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Galileo’s inconvenient truth

Al Gore.jpg
Al Gore

By Margaret Harris

As we were waiting for tonight’s keynote address by former US vice president and Nobel laureate Al Gore, the man next to me commented that the International Year of Astronomy hasn’t received nearly as much press attention as the 150th anniversary of Charles Darwin’s publication of Origin of Species. Perhaps people can only absorb one celebration at a time, he suggested, and Darwin pipped Galileo to the post.

If it’s true that the public has a limited appetite for scientific anniversaries, then Gore’s speech must have left its audience very full indeed. The beginning of the talk incorporated not only Darwin and Galileo — whose evidence for a heliocentric universe Gore called “the original inconvenient truth” in reference to his 2006 film — but also Sir John Tyndall, who discovered 150 years ago that carbon dioxide in the atmosphere absorbs radiation from the sun.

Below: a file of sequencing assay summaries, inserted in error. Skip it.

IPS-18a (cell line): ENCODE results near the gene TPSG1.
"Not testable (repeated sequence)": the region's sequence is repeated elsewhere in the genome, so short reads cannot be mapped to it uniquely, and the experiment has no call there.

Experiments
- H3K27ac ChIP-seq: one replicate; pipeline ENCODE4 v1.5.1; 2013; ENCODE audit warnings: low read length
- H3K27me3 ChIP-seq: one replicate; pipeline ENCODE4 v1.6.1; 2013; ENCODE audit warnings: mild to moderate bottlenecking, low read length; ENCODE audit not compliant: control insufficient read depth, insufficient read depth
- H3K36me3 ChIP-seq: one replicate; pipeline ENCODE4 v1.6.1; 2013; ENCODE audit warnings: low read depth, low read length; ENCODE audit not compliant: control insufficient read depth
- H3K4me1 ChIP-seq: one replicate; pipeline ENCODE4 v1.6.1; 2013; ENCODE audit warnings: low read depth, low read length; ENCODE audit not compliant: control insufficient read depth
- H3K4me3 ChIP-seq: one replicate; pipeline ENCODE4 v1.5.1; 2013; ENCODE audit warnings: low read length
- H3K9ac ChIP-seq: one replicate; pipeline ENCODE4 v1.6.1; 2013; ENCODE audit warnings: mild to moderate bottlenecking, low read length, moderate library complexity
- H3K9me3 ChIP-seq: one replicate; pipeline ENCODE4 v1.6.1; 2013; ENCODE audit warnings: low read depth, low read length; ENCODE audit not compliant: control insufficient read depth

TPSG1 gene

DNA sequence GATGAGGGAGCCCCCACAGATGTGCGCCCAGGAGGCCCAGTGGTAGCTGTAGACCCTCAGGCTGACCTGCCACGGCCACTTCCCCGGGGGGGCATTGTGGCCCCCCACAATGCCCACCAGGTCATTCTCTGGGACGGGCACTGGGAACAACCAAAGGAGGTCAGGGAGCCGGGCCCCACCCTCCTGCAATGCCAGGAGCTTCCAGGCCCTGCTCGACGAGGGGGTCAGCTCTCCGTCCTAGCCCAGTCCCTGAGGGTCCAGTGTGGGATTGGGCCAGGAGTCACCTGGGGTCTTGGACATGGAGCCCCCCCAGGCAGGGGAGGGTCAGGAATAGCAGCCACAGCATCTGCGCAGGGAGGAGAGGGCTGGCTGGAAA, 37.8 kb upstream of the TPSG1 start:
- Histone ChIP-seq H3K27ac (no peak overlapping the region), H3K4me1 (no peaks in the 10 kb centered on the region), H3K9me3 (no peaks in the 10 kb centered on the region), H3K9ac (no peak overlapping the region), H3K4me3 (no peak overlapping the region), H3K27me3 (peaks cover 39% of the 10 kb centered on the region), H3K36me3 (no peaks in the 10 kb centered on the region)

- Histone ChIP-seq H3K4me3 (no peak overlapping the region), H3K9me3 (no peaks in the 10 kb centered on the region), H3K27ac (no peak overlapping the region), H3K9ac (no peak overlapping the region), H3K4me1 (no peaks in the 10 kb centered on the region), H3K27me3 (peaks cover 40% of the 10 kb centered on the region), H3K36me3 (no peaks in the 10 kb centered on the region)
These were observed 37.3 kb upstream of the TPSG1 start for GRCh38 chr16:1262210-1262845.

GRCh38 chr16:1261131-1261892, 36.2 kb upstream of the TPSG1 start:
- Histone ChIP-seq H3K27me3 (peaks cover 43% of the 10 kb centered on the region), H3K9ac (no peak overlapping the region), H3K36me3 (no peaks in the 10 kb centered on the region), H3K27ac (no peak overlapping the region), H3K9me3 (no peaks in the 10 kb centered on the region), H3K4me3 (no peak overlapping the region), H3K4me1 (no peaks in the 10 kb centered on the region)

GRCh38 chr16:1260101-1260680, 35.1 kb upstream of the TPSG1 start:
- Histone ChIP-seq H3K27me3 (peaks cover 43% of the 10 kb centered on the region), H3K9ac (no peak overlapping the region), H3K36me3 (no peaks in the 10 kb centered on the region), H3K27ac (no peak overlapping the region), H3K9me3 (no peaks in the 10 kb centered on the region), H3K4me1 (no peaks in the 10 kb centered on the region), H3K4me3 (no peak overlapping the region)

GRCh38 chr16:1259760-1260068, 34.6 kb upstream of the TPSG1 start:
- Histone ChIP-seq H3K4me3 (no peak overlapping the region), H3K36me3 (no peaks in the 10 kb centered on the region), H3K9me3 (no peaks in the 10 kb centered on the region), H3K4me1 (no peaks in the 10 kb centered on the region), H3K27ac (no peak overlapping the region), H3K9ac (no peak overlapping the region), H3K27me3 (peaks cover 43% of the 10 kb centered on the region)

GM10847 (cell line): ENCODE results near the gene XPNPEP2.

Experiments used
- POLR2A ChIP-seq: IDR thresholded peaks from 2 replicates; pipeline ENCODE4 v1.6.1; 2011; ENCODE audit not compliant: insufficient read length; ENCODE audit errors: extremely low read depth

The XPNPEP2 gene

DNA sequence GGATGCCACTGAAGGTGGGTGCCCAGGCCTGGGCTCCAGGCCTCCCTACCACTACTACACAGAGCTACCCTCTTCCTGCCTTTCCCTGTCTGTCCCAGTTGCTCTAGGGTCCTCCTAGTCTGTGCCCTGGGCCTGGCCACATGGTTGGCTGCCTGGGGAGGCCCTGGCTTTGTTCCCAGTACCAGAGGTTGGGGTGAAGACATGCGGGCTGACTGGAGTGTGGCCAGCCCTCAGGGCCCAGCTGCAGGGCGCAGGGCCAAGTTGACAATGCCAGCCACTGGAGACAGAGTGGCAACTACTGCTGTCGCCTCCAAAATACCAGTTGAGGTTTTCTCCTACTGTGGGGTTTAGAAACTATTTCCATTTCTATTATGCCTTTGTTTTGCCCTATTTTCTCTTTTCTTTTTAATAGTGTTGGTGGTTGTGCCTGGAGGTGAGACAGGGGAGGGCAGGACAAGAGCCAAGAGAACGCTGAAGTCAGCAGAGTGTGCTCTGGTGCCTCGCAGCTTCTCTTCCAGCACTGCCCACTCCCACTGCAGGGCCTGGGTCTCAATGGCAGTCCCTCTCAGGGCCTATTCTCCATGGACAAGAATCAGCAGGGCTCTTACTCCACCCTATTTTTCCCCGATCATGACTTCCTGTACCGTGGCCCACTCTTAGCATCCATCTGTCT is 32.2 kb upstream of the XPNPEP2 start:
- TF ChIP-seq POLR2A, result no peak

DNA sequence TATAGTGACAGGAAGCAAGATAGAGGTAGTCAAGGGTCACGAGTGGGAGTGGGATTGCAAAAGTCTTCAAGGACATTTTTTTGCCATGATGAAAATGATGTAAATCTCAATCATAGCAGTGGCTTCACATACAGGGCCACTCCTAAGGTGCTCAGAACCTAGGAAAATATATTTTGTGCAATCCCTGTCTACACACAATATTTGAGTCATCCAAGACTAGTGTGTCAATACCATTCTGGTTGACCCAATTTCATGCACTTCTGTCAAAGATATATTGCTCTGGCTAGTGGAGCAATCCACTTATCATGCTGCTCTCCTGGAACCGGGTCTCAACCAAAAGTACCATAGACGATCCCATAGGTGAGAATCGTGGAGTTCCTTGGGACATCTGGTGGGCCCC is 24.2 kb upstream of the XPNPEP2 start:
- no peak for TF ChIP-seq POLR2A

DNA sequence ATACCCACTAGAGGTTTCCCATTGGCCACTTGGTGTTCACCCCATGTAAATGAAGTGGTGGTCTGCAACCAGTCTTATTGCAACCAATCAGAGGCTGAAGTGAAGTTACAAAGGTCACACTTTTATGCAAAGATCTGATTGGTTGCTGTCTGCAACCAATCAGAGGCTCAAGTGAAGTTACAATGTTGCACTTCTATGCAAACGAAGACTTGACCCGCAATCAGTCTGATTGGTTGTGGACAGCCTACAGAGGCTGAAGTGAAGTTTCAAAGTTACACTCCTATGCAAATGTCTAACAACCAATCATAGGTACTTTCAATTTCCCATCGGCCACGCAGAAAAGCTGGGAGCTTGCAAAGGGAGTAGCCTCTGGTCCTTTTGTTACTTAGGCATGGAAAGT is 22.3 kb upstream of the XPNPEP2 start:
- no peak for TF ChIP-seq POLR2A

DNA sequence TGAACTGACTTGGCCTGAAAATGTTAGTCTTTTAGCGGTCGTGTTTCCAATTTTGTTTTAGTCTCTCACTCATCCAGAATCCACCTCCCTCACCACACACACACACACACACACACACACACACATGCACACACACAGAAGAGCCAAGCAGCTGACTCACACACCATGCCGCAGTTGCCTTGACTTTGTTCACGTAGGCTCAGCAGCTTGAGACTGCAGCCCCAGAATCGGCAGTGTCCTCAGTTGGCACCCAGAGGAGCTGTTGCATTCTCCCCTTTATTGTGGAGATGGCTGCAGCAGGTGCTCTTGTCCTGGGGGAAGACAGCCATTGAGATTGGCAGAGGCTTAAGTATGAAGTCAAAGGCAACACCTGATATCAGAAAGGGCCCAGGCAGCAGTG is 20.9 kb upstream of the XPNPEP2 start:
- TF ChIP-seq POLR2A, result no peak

The remainder of Gore’s address was essentially a statistics-rich tour of climate change and its potentially catastrophic effects on human life. Having seen it, I can understand how “An Inconvenient Truth” struck such a chord with viewers. As a politician, Gore was often lampooned for being humourless and wooden, but his calm, deadpan manner suits his subject matter perfectly: the facts are so striking that they speak for themselves, with no need for histrionics or overt emotion.

Gore now calls himself a “recovering politician” — he’s on Step 9 of the programme, he joked — and he claimed he didn’t want to make a political speech tonight. Yet one of the most optimistic things he had to say was also among the most political. After calling the search for green energy the greatest scientific challenge of our age, he claimed that we nonetheless have everything we need to solve it “except possibly political will — and the United States has just demonstrated that political will is a renewable resource.” If the situation is as dire as Gore’s data indicate, let’s hope he’s right.

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